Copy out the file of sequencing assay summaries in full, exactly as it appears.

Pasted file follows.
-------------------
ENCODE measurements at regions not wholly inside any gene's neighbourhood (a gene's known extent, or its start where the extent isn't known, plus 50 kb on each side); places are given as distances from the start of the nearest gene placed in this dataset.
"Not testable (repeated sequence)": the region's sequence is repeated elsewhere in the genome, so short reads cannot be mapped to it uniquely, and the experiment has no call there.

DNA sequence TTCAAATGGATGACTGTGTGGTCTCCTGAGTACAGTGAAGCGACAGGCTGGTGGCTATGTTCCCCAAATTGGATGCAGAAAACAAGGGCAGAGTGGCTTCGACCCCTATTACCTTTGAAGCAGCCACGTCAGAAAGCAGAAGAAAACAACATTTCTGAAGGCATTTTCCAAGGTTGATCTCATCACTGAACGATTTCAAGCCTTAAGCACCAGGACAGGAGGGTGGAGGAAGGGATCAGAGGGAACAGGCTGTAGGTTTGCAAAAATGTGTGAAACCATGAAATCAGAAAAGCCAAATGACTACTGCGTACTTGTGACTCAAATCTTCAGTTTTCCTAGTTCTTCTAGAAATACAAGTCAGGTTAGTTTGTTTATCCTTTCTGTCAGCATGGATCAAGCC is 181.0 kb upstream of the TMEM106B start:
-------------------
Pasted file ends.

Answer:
ENCODE measurements at regions not wholly inside any gene's neighbourhood (a gene's known extent, or its start where the extent isn't known, plus 50 kb on each side); places are given as distances from the start of the nearest gene placed in this dataset.
"Not testable (repeated sequence)": the region's sequence is repeated elsewhere in the genome, so short reads cannot be mapped to it uniquely, and the experiment has no call there.

DNA sequence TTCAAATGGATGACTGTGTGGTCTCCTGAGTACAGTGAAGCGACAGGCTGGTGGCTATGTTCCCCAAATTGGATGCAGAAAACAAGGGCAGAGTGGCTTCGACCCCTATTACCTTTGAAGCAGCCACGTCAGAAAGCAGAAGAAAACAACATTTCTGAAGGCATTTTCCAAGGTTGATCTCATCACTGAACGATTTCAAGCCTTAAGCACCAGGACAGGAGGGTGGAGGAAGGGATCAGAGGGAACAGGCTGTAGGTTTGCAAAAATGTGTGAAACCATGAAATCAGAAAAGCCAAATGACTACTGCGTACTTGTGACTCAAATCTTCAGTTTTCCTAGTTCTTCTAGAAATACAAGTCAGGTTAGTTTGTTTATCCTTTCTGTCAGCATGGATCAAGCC is 181.0 kb upstream of the TMEM106B start: